Challenges in Organic Farming

Organic farming faces unique challenges that impact its productivity. Pest and disease control in organic systems often requires more labor-intensive methods and a deeper understanding of ecological relationships. Additionally, maintaining soil fertility without synthetic fertilizers requires careful management of organic matter, green manures, and crop rotations. These practices, while beneficial for long-term soil health and environmental sustainability, can initially be less efficient in terms of immediate crop production, while organic farming faces challenges in terms of land use efficiency and yield gaps compared to conventional farming, it offers significant environmental benefits [13]. The lower yields in organic farming are counterbalanced by its positive impacts on soil health, biodiversity, and overall ecosystem sustainability. As the agricultural sector continues to evolve, the role of organic farming in feeding a growing global population sustainably becomes increasingly pertinent. Future advancements in organic farming techniques and a better understanding of its ecological benefits will be crucial in maximizing its productivity and potential. Moreover, the crop rotation practices integral to organic farming often result in a reduction of the number of crops harvested per year. When this factor is combined with the inherent yield gaps—estimated at 29 to 44% depending on the crop types—the overall productivity of organic farming systems appears to lag behind that of conventional systems.

Yield Gaps and Challenges

The yield gap between organic and conventional farming is influenced by various factors. Organic farms, by eschewing synthetic fertilizers and pesticides, often face greater challenges in pest control and nutrient management [14]. However, it’s important to note that this gap varies significantly depending on the type of crop, local environmental conditions, and the specific organic farming practices employed.

Yield Gaps and Challenges in Organic Farming

One of the critical aspects of assessing the productivity of organic farming systems lies in understanding the yield gaps between organic and conventional farming and the inherent challenges that organic agriculture faces.

Yield Gaps between Organic and Conventional Farming

Organic farming typically yields less compared to conventional farming. This yield gap is primarily attributed to the non-use of synthetic fertilizers and pesticides, which are potent in boosting crop production in conventional systems [15-16]. Organic methods, relying on natural processes and inputs, often result in lower crop densities and slower growth rates. The extent of this yield gap varies significantly based on crop types, environmental conditions, and the specific organic farming techniques employed. On average, organic yields are estimated to be about 20-25% lower than those from conventional farming, although this can be much higher or lower depending on the specific circumstances.

Challenges Leading to Lower Yields in Organic Farming

1. Nutrient Management: Without synthetic fertilizers, organic farmers must rely on natural sources of nutrients, which can be less concentrated and slower to release. Managing soil fertility through compost, animal manures, and green manures requires careful planning and can be labor-intensive [17].

2. Pest and Disease Control: Organic farming prohibits the use of synthetic pesticides, leading farmers to depend on biological pest control, crop rotations, and other natural methods. These practices, while environmentally sustainable, may not always be as immediately effective as synthetic pesticides in controlling pests and diseases [18].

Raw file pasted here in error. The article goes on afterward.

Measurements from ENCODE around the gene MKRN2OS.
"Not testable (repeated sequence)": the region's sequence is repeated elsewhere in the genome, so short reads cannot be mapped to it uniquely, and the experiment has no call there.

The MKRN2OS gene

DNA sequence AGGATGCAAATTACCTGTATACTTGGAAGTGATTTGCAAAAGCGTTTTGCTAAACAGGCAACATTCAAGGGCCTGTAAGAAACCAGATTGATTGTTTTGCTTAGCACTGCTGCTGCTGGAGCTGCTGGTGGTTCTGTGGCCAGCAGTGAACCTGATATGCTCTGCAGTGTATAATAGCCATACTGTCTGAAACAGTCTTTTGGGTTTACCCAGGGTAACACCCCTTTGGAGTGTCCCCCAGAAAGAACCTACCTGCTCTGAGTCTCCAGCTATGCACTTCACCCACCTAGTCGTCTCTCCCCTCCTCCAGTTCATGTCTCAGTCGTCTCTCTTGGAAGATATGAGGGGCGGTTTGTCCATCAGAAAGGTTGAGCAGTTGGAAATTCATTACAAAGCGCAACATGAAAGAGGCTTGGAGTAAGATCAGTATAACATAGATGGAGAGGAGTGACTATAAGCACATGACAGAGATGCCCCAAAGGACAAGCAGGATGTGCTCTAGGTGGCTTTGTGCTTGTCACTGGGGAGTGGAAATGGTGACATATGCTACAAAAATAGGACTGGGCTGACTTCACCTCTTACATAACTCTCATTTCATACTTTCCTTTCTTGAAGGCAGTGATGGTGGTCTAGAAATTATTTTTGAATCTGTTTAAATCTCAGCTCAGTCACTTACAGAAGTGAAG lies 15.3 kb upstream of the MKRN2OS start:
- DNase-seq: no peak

3. Weed Management: Controlling weeds without chemical herbicides is a significant challenge in organic farming. Mechanical and manual methods used in organic systems are often more labor-intensive and less efficient [19].

4. Varietal Selection: Many crop varieties have been bred for optimal performance with synthetic fertilizers and pesticides and may not perform as well under organic conditions. The development and selection of crop varieties better suited for organic systems is an ongoing challenge [20].

Mitigating Yield Gaps

To mitigate these yield gaps, continued research and development in organic farming methods are essential. This includes developing more efficient organic fertilizers, improving biological pest control methods, breeding crop varieties suitable for organic cultivation, and innovating weed management techniques. Moreover, understanding the ecological and environmental benefits of organic farming is crucial. While organic farming may produce lower yields, its positive impacts on soil health, biodiversity, and ecosystem sustainability are significant [21]. These benefits must be factored into any assessment of the overall productivity and viability of organic farming systems, while the yield gap between organic and conventional farming presents a significant challenge, organic farming remains a vital part of the solution to sustainable agriculture. The challenges inherent in organic farming are balanced by its environmental and ecological benefits. Future advancements in organic farming practices and technologies will be critical in addressing these challenges and enhancing the overall productivity and sustainability of organic agriculture [22].

Environmental Considerations and Sustainability

Despite the challenges in productivity, the environmental benefits of organic farming are substantial. Organic methods lead to reduced pollution, enhanced biodiversity, and improved soil health [23]. These practices are more in harmony with natural ecosystems, promoting a balanced environment. Furthermore, organic farming can contribute to mitigating climate change through carbon sequestration in soil. To enhance the productivity of organic farming, innovations in organic agricultural practices are crucial. Research in organic pest control, soil fertility management, and crop varieties suited for organic cultivation could help narrow the yield gap. Furthermore, understanding the socio-economic aspects of organic farming, including market demands and consumer preferences, is vital for its growth and sustainability.